Stock exchange IEX has received approval from the SEC for a change to its retail trading program that it believes will provide better prices for retail investors.
First launched in 2019, IEX's retail program was designed to bring more retail trades to exchanges. In the current system, large exchanges typically handle trading mainly for large institutional clients while market makers handle retail trading separately and typically off of exchanges, getting paid by retail brokers for order flow. Some experts believe that this bifurcation has resulted in worse pricing both for retail investors and for large institutions.
IEX recently proposed changes to this program to try to generate more interest. One major proposed change that was approved by the SEC is allowing IEX to flag when it has a buyer or seller who wants to trade at the midpoint of a particular stock — as long as it is at least a tenth of a penny better than the National Best Bid or Offer, or NBBO, price — through its own data feeds and the public SIP feed. The midpoint between the NBBO bid and ask price is theoretically the best price available. Retail orders sent to IEX as part of this program execute for free.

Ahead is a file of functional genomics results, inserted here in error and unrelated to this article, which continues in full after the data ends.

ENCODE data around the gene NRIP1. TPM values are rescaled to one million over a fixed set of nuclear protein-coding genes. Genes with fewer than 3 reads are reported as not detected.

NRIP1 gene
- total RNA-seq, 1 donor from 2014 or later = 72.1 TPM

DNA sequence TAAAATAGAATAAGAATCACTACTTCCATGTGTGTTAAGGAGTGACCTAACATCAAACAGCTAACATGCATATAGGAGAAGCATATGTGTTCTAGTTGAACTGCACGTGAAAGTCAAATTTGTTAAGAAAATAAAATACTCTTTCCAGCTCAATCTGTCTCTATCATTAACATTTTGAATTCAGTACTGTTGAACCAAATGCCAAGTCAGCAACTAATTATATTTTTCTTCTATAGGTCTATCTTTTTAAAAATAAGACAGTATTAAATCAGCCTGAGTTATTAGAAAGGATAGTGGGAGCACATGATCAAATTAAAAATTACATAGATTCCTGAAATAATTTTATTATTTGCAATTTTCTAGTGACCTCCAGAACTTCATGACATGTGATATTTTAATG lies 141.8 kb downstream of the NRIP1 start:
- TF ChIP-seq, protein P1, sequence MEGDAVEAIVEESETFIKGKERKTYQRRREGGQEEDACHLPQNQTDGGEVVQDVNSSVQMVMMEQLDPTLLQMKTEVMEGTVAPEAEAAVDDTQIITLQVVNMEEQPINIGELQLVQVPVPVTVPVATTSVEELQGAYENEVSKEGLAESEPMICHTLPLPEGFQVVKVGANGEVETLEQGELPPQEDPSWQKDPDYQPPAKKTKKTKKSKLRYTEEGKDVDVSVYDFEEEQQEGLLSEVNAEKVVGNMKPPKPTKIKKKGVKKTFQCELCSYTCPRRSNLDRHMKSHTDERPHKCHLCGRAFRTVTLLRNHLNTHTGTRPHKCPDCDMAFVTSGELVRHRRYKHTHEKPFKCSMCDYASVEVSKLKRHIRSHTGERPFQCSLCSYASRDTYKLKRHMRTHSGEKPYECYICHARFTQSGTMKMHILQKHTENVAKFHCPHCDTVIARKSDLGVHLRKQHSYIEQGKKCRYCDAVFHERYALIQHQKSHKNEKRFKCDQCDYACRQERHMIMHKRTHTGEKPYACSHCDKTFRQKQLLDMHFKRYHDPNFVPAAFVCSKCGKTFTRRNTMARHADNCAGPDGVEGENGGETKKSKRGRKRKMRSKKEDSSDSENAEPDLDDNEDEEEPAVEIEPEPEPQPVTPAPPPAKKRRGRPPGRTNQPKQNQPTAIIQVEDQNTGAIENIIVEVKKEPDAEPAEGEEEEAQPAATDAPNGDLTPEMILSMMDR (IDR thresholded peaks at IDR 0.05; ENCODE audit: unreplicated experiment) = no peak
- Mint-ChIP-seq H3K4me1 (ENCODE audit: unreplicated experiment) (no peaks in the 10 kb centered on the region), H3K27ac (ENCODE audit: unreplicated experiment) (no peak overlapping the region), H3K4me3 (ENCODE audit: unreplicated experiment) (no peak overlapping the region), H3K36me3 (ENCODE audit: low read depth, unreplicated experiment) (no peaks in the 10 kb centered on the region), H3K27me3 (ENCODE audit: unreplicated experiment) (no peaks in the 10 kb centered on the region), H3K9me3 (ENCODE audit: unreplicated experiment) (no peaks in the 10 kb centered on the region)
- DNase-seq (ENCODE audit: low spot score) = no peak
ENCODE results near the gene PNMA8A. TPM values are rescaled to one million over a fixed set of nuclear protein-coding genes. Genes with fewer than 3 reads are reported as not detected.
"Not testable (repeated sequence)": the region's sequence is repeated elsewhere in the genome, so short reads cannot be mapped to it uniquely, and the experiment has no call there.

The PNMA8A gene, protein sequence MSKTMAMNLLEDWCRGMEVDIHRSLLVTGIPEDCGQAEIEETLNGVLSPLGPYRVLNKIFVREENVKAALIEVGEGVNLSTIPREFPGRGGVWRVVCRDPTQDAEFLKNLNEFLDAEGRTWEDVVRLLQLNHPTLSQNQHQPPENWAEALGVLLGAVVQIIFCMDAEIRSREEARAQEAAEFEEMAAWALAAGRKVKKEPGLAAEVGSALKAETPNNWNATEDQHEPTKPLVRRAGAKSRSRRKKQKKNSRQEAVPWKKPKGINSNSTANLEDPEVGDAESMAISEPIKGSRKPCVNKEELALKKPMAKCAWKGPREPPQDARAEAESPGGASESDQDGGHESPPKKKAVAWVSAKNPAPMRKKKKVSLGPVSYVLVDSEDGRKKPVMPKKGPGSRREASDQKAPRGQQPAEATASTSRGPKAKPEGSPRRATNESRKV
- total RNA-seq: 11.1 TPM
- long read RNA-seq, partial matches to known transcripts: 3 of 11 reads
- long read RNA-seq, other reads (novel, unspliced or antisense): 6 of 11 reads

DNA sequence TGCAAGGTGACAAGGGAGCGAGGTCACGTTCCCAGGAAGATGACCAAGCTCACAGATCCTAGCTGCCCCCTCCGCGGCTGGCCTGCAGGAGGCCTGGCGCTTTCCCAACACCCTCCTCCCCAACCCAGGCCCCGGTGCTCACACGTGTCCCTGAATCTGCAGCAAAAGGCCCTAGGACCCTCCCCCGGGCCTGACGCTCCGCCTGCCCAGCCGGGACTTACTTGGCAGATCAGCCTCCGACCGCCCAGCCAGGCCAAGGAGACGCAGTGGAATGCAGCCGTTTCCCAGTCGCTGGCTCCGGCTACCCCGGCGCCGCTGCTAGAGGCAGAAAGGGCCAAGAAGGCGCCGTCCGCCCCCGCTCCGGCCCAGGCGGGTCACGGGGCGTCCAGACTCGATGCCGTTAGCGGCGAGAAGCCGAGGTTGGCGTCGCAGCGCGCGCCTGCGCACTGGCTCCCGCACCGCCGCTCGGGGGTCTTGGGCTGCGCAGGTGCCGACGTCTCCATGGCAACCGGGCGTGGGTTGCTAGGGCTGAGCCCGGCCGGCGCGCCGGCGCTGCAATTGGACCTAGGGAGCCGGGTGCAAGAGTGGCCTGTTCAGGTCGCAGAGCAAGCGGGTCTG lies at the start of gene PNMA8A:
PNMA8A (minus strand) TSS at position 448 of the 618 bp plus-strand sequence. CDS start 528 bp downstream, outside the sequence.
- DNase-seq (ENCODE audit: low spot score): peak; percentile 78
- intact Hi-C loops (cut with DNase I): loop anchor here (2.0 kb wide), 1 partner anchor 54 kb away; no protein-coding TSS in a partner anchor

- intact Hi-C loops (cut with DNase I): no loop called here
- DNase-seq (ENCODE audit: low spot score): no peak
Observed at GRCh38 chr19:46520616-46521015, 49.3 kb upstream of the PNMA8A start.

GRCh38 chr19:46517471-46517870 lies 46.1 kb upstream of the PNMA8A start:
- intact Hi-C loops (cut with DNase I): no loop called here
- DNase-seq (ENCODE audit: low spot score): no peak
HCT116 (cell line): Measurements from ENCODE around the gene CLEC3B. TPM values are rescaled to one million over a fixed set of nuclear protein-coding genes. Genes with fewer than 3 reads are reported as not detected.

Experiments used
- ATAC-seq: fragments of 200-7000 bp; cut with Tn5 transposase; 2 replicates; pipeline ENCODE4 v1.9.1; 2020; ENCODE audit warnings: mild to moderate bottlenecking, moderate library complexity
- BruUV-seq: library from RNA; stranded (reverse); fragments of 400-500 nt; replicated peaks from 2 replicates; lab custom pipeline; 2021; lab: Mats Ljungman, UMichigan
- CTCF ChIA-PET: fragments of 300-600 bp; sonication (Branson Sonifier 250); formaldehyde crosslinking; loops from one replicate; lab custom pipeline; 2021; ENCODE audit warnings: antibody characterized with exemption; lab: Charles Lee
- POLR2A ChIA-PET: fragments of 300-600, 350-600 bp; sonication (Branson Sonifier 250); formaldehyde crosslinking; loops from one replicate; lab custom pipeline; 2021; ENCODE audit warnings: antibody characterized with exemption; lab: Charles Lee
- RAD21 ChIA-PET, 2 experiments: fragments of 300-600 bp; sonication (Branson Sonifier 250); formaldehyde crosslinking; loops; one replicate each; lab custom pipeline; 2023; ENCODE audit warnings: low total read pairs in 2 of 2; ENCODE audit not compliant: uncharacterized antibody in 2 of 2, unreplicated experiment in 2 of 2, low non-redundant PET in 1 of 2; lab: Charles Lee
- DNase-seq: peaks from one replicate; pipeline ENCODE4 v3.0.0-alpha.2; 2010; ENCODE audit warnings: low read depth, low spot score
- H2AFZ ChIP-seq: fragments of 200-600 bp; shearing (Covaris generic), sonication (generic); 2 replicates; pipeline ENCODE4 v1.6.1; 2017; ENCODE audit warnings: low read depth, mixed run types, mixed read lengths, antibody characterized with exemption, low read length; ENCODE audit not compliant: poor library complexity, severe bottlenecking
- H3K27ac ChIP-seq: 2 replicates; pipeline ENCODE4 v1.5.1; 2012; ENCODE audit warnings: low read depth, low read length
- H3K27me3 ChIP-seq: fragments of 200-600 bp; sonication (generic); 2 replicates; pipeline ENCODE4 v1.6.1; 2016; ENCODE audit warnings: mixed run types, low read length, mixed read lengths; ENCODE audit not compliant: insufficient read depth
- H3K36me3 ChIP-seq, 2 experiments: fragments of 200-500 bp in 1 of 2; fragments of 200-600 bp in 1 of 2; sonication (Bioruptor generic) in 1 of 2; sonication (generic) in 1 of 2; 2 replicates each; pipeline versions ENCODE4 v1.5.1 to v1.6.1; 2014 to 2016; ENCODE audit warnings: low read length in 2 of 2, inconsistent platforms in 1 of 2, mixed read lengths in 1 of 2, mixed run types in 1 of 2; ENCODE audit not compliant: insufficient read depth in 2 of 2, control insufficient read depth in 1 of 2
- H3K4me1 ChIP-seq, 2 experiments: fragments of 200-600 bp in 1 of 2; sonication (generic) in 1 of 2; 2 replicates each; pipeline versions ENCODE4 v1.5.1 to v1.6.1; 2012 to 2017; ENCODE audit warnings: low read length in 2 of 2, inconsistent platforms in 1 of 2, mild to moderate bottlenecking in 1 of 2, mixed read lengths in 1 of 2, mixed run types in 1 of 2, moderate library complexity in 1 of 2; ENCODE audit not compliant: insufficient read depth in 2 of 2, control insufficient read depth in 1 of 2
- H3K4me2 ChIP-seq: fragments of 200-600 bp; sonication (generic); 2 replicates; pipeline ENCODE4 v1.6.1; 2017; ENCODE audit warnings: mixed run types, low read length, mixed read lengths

Previously IEX was not flagging that it had this midpoint price, so retail investors, or more typically the market makers who execute on their behalf, did not know that it was available. Now these investors will be able to see that these trades are available, which should draw more interest from retail orders and market makers, IEX believes, while institutional traders on the other side who want to offer those midpoint prices to retail trades will find more counterparties.